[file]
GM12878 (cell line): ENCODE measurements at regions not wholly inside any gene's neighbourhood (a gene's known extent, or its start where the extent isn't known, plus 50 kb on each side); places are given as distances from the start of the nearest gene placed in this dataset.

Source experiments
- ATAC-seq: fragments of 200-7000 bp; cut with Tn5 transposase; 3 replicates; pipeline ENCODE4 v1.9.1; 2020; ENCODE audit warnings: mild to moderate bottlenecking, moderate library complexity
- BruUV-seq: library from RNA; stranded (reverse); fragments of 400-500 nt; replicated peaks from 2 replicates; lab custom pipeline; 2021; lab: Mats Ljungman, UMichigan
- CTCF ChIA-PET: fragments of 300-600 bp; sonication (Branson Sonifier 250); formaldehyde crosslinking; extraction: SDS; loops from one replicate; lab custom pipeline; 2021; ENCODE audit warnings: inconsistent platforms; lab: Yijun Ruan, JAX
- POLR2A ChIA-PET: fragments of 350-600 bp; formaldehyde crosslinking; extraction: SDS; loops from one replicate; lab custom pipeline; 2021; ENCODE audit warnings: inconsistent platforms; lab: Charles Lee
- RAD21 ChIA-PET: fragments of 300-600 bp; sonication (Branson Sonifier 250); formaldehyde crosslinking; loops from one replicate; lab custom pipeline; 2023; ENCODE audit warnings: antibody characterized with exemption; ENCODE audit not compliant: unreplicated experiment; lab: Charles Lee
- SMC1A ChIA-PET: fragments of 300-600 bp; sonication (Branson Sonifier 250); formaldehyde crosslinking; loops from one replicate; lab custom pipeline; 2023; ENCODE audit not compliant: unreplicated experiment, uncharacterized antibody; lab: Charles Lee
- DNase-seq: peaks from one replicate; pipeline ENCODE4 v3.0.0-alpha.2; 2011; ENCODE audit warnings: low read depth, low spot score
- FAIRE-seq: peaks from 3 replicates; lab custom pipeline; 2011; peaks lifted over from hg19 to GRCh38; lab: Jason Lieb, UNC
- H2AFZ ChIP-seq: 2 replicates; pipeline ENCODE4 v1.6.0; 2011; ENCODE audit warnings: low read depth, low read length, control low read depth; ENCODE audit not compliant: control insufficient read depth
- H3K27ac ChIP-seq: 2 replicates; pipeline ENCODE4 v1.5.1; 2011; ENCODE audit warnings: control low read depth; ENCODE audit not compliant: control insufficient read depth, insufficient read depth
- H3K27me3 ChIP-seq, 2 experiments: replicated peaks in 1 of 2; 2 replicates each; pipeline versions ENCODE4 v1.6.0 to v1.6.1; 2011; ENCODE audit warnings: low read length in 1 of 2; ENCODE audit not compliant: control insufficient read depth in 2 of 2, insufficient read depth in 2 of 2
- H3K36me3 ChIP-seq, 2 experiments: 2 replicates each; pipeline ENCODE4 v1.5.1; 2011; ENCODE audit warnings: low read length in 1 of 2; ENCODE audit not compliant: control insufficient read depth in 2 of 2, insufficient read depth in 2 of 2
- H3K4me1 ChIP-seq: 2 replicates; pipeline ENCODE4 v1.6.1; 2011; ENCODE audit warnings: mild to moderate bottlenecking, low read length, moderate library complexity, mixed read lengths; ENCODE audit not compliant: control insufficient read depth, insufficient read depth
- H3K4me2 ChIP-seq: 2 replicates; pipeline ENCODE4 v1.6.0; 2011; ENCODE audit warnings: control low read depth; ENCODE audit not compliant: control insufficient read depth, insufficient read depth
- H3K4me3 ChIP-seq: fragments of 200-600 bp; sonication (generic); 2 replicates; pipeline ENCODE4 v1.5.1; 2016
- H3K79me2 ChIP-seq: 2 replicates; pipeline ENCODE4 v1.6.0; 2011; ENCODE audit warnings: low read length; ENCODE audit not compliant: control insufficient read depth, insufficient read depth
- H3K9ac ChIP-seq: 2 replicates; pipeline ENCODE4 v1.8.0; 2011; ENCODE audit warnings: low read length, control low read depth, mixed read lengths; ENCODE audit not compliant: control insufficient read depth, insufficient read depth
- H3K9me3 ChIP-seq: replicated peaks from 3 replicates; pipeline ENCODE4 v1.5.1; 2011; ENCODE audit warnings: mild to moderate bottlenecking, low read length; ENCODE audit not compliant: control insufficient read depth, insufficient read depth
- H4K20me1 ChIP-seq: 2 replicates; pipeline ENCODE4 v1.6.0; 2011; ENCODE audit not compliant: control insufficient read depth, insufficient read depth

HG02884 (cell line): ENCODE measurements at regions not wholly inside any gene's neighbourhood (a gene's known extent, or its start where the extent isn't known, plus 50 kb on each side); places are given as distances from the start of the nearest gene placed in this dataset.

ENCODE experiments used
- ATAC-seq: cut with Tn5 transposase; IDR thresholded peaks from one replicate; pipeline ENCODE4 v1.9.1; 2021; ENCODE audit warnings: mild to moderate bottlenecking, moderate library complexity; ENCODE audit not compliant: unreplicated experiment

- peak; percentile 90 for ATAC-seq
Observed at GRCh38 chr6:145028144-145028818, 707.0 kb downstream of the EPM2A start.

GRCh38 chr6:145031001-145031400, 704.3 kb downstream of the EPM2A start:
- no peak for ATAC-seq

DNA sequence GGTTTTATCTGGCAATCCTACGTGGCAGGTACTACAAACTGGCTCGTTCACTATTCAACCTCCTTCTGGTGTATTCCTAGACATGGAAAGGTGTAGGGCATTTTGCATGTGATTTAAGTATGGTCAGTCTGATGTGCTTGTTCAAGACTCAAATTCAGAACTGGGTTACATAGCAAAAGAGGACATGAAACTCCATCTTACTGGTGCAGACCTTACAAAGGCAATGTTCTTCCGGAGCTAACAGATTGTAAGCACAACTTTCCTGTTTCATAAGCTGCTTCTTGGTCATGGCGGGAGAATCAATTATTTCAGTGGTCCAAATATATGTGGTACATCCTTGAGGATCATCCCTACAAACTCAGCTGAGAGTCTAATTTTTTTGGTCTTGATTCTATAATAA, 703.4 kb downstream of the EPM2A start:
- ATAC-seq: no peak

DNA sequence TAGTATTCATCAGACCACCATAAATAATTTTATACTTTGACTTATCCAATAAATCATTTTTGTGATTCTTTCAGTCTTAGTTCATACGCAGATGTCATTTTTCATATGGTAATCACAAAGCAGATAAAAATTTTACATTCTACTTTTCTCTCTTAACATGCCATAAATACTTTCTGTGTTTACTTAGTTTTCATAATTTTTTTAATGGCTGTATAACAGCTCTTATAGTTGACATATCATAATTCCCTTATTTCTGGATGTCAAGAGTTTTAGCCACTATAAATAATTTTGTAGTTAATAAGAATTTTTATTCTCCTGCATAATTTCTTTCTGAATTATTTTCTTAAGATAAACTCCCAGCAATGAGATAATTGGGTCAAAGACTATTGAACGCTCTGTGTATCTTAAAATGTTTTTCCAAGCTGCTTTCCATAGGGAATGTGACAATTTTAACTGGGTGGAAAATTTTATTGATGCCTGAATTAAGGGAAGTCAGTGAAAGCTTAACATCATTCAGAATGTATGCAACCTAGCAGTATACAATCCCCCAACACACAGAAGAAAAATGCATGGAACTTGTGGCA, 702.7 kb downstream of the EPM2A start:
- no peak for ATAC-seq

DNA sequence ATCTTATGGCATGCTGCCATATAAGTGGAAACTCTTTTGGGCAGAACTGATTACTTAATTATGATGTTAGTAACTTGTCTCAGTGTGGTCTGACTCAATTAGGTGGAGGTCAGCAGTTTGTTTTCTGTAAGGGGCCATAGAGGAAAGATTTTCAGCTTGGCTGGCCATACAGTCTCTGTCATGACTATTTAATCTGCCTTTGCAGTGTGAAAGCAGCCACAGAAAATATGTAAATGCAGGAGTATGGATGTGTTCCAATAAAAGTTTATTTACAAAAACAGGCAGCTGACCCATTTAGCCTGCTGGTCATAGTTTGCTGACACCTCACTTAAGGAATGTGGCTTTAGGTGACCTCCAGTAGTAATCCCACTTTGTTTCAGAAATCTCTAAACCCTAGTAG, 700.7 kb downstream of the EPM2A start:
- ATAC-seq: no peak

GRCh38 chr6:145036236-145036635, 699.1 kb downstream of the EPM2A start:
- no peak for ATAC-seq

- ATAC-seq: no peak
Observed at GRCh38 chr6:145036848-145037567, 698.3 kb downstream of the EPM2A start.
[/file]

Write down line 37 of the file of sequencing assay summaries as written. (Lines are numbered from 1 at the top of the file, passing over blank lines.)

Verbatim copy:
- ATAC-seq: no peak